According to the long-term study
Couples who talk to each other like this are together longer
Manners and conflict management are key factors for every relationship – so of course for the partnership too! A long-term study has now shown the best strategies.
We know that nicknames are an expression of happy relationships (Schnucki principle). But what about general manners in the partnership? How should we best talk to our Schnucki so that we are happy and together for a long time? What is the best way to resolve conflicts? Researchers at the University of Arizona have examined the latter in a long-term study with 192 couples and their results have now been published in the “Journal Of Psychosomatic Medicine”.
Arguing is good for relationships and health
Over a period of 32 years, the scientists followed the couples and checked their relationship and the physical health of both partners. In doing so, they targeted the subjects to theirs Dealing with Conflicts questioned in the partnership and then divided into groups such as “if I am angry, I show it to my partner” or “if I am annoyed, I tend to deal with myself”.
The result: The relationship and health of the partners was best when both partners were open to conflict and vented their anger. In numbers: For these couples, the risk of dying within 30 years was 24 percent for men and 18 percent for women.
The main thing is that both partners have the same argument strategy
But now it’s getting really interesting: Obviously, more important than the question of how conflicts are resolved is whether both in the partnership rely on the same strategy!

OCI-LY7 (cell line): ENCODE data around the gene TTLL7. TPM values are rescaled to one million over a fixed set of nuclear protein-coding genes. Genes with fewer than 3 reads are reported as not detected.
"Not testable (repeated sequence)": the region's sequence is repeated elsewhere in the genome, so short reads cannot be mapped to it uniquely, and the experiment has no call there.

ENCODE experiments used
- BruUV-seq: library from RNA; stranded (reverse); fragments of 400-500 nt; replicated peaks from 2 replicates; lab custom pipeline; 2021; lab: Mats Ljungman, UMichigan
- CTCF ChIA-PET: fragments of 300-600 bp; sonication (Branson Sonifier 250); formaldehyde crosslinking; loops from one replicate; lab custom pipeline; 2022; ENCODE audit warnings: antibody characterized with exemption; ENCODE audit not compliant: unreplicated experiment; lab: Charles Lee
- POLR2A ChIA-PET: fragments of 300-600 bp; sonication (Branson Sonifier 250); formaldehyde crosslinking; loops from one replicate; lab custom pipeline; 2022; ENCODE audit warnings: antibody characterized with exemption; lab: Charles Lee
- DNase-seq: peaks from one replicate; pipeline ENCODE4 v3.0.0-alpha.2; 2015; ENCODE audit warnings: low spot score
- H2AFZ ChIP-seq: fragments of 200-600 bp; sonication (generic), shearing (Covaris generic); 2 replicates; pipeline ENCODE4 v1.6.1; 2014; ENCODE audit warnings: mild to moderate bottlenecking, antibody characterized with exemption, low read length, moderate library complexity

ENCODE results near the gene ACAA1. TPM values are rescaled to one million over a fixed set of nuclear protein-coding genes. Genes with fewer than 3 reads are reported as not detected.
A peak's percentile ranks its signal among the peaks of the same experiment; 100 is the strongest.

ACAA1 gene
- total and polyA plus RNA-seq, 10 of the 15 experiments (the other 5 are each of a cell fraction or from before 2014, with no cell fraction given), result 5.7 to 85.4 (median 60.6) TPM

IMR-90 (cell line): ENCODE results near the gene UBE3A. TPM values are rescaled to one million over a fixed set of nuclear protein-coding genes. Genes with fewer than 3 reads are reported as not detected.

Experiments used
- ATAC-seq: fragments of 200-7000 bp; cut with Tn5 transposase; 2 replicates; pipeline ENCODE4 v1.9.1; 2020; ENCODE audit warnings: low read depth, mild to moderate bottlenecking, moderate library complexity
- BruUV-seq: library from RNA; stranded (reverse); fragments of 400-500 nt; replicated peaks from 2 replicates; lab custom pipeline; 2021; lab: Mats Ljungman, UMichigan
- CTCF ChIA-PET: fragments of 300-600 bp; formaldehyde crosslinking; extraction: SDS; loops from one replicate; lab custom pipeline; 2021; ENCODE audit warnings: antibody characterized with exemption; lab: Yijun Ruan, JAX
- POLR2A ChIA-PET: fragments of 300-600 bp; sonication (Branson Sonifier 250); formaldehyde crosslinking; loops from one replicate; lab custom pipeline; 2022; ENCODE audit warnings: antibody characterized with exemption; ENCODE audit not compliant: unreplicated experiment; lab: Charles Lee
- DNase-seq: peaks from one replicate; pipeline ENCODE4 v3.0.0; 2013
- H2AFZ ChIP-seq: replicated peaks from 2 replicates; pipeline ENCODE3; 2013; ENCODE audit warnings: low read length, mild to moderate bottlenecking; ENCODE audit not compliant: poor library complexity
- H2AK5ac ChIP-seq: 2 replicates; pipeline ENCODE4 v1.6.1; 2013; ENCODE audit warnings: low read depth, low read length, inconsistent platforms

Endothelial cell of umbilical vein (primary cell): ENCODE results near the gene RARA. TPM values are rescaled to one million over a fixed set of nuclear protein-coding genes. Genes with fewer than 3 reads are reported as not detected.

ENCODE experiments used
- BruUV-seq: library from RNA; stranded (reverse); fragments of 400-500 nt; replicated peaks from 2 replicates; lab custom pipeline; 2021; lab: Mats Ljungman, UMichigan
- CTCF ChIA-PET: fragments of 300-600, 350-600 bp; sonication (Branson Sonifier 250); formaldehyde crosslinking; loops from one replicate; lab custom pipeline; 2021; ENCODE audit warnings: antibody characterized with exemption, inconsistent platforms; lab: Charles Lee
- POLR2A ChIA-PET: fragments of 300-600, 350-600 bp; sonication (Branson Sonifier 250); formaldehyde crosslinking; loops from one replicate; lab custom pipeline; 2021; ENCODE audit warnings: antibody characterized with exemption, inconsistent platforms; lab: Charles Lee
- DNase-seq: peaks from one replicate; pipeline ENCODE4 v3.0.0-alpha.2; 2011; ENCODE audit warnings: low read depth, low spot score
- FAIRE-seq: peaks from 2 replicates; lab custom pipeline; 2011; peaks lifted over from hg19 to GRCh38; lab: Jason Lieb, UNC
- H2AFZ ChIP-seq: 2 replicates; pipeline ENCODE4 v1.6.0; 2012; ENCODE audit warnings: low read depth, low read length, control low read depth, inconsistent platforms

Here again the data: If both partners in the relationship tended to withhold their feelings and not deal with conflicts openly, the risk of early death was again 18 percent for women and 35 percent for men – only slightly higher than for women Arguing.
In the case of couples with different cultures of argument, however, the risk of death values were about twice as high! If she held back while he let out his anger, the values were 51 percent (men) and 36 percent (women), in the opposite case 49 percent (men) and 28 percent (women).
Disagreement causes stress
Kyle Bourassa, study director and psychologist, explained the results to “Daily Mail“as follows:” If one partner wants to resolve disagreements while the other prefers to avoid arguments, are unconscious both dissatisfied how their conflicts are dealt with. This can then lead to stress more often in everyday life – and this has a long-term negative effect on health. “
If, on the other hand, couples agree on disputes – regarding to unsubscribing or fizzling out – they tend to be happier, less stressed and healthier.
So it doesn’t matter whether we are contentious or rather conflict-averse: As long as we have someone by our side with whom we are on the same page on this question, we have a good chance of many years together. Whereby, and Bourassa also emphasizes, swallowing anger is generally not the best way! Because even in other environments (job, friendships, relatives) we repeatedly find ourselves in conflict situations in which we have to stand up for ourselves. And where better could we practice for this than in a relationship with the person we trust most?
Video tip: Pssst! Your friend doesn’t want to hear these sentences from you …